10. Has anyone seen the recent Early Day Motion submitted by LibDem MP John Hemming?

    He obviously thought that his appeal to Imperial supporters would prove popular, but every report I’ve seen seems to consider him to be an idiot.

    Here’s one of the more entertaining accounts………

    Tuesday, March 20, 2012
    Give an inch and they’ll take 2.54cm

    Oh dear, John Hemming is being wacky again.

    The amorous MP for Birmingham Yardley, who according to his patient wife has had 26 affairs despite resembling one of the less trendy 1980s Open University professors, has tabled an Early Day Motion about metrication.

    Mr Hemming, whose wife last year ended up in court for stealing his mistress’s cat, is upset that “reports in the BBC and other media outlets” have referred to the Chancellor of the Exchequer “coming down like a tonne of bricks on wealthy people who sell properties through offshore companies to avoid stamp duty”.

    He wants us to use “ton” instead, observing that not only is the imperial spelling more British but it is heavier – about 16kg heavier – than a metric tonne. We are, apparently, “understating the Chancellor’s commitment to action” by spelling it thus.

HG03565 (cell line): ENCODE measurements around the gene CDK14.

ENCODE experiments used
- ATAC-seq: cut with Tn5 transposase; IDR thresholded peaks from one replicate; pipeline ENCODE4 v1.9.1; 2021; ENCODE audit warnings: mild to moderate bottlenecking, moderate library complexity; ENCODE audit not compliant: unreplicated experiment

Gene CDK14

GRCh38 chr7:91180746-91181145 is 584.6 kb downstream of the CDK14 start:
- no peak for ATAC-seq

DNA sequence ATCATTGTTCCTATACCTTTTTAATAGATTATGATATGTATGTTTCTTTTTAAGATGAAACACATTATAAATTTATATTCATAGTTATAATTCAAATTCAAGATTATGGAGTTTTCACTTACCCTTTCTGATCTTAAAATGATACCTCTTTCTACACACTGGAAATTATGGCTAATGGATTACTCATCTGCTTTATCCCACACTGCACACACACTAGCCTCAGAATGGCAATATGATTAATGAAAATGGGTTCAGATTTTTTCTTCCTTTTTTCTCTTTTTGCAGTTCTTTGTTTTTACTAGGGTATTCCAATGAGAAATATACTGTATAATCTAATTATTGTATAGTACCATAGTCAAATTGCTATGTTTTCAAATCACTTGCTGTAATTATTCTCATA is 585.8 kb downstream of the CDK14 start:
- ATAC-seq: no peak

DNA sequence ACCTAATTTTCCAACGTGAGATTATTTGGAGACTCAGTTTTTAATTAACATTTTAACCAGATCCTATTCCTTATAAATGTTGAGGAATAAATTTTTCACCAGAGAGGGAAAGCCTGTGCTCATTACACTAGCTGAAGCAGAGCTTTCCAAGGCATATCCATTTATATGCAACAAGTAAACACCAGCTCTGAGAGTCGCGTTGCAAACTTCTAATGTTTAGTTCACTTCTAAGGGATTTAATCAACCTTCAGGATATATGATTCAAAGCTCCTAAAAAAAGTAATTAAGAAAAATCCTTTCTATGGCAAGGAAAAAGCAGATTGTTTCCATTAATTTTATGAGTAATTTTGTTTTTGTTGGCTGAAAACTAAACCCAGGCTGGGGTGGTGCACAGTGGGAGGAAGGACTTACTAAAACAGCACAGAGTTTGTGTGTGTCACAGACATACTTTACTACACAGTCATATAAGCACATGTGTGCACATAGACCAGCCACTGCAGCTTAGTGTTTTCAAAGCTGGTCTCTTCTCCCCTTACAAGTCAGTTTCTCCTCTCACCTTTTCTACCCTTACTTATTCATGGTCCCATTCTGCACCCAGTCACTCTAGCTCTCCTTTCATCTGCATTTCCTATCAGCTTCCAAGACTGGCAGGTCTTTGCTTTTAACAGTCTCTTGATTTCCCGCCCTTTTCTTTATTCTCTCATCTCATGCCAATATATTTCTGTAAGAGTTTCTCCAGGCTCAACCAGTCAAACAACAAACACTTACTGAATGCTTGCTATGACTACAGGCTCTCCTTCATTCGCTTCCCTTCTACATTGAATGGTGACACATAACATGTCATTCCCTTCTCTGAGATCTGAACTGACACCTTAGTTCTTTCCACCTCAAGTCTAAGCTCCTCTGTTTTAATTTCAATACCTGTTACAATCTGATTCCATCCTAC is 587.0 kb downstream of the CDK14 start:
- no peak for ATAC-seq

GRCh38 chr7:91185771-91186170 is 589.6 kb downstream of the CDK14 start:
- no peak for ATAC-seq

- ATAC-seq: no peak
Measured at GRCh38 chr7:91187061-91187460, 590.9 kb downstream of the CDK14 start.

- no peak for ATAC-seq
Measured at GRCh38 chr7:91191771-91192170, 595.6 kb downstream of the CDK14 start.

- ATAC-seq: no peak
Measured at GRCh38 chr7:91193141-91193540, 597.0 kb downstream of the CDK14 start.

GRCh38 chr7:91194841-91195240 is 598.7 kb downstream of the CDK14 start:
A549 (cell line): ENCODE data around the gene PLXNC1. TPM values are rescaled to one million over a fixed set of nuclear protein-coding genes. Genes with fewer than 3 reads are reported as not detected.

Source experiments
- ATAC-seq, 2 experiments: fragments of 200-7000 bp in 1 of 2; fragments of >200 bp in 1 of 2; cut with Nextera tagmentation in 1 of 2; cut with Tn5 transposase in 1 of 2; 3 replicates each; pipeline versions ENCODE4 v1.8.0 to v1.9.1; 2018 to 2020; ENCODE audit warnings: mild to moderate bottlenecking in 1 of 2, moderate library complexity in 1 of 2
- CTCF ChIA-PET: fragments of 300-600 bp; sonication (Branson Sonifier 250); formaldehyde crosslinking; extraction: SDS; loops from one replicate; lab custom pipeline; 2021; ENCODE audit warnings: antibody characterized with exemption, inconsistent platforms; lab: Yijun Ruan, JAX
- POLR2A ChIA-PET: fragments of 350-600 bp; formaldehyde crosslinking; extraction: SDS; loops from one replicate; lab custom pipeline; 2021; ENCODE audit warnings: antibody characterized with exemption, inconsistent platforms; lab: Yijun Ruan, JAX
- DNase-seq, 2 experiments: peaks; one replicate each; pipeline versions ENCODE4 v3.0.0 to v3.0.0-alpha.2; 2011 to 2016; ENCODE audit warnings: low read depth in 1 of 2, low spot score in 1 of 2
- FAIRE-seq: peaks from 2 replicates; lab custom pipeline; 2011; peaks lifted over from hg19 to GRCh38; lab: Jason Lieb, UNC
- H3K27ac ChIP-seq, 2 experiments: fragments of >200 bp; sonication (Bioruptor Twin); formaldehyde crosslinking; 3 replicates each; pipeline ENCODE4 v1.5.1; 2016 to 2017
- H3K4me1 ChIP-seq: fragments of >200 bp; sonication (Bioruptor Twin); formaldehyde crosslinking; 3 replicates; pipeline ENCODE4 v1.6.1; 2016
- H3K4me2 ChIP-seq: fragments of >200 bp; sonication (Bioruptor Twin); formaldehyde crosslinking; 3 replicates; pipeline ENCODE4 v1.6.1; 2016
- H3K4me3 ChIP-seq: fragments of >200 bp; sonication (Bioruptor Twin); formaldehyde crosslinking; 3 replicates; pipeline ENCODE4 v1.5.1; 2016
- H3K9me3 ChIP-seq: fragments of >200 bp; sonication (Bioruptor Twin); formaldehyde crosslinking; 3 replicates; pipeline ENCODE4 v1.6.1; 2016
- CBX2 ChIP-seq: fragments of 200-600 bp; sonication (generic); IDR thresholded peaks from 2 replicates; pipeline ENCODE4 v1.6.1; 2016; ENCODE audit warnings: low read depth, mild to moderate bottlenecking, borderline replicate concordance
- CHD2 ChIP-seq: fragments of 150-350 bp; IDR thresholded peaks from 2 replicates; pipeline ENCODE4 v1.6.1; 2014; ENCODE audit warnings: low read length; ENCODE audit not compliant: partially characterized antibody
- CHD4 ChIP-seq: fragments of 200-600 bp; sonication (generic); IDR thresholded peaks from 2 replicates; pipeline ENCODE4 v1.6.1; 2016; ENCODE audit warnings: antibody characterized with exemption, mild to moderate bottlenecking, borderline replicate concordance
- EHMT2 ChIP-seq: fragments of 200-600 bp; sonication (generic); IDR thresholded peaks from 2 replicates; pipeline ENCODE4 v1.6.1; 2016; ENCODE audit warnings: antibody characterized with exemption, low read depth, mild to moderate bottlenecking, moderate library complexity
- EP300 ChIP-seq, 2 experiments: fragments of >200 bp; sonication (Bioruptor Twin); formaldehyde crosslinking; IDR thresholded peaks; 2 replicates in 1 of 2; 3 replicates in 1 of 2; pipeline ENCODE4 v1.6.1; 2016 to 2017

Hemming then calls on the media to cease metrication “before people end up being exhorted not to give another 24.5 millimetres rather than not giving another inch”.

    Which would be a better point if there were not actually 25.4mm in an inch…

    So far, his motion has attracted only one signature, his own.

    OK, so he is just trying to be witty and there may be a serious point buried in there, except that this solitary stand against a rogue “-ne” suffix has cost the taxpayer £443. That is the figure extrapolated from the estimated annual cost of EDMs of £1m according to the House of Commons library.